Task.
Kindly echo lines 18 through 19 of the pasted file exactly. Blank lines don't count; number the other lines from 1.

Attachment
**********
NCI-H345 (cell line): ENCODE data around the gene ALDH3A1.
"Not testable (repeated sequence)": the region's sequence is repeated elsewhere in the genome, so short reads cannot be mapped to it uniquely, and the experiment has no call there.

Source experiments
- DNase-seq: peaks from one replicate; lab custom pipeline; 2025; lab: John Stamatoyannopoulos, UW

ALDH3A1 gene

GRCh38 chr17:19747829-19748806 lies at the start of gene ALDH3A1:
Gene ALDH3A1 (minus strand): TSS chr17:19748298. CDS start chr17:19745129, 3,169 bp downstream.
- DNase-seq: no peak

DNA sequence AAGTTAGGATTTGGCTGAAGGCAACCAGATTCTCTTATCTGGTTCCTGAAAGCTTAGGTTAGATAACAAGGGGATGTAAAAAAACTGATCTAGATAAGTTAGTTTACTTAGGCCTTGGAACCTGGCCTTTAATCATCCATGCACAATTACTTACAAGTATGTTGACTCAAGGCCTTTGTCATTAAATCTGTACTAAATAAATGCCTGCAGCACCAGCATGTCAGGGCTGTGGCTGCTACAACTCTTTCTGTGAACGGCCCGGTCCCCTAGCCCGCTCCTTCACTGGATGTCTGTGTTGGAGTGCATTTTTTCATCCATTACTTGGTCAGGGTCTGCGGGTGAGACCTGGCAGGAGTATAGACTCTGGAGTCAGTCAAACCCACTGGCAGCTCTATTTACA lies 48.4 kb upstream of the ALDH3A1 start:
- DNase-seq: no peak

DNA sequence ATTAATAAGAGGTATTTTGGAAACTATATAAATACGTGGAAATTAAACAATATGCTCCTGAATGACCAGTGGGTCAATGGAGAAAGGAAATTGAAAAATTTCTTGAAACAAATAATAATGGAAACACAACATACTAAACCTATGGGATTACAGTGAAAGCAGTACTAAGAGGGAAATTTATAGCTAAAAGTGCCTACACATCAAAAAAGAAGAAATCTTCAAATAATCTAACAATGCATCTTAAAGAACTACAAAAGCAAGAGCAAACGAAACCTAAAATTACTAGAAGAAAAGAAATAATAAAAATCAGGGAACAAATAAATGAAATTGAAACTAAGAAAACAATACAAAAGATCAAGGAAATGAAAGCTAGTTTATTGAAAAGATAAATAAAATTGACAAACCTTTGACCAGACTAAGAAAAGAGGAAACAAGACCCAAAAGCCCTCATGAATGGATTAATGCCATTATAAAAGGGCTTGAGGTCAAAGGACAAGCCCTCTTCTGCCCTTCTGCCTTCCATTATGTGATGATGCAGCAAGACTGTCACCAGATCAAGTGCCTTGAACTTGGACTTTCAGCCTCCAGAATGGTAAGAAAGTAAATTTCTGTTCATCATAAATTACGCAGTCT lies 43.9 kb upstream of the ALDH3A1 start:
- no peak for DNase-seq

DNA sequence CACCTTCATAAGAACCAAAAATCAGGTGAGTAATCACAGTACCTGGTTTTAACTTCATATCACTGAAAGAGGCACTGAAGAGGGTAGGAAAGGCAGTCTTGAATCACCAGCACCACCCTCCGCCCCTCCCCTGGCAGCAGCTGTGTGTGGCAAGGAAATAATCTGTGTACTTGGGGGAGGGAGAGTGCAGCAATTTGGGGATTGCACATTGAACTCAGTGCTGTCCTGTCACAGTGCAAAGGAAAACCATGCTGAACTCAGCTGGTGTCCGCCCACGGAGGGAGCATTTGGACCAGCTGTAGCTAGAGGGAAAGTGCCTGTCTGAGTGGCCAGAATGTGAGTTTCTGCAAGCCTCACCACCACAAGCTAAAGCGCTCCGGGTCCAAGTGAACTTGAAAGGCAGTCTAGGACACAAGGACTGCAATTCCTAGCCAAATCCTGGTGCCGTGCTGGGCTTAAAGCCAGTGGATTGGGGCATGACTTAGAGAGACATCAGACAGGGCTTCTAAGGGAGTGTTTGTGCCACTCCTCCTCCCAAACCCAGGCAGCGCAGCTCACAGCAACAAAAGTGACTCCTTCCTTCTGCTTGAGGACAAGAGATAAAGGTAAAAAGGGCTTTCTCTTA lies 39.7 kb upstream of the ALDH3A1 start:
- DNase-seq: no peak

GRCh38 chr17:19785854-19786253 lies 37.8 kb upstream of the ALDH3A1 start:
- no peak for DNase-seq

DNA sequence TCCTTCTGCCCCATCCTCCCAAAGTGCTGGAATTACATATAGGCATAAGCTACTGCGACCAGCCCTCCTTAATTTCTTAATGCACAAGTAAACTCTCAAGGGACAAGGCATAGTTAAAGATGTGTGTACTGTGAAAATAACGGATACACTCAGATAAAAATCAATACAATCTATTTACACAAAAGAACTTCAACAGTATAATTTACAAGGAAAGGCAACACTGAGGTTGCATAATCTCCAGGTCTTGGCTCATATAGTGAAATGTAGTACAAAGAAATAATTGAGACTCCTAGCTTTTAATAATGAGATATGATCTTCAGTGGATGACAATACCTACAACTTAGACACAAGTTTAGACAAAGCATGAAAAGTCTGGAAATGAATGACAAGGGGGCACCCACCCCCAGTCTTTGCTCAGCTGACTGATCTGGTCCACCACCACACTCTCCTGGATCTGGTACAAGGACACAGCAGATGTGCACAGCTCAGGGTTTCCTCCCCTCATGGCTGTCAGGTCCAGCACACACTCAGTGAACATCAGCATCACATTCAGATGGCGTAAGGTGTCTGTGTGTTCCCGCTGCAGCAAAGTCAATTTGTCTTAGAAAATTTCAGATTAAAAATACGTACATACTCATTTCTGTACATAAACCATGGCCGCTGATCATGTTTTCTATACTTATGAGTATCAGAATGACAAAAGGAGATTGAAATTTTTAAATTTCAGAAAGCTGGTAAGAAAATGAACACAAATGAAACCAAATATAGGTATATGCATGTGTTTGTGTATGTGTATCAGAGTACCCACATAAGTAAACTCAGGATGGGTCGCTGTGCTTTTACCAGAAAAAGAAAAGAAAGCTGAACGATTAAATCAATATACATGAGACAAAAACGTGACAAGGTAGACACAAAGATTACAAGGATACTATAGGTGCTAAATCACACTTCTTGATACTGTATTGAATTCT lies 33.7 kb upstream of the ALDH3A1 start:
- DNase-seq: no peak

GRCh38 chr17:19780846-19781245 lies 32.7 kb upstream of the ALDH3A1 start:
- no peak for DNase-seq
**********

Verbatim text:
- DNase-seq: no peak

GRCh38 chr17:19780846-19781245 lies 32.7 kb upstream of the ALDH3A1 start: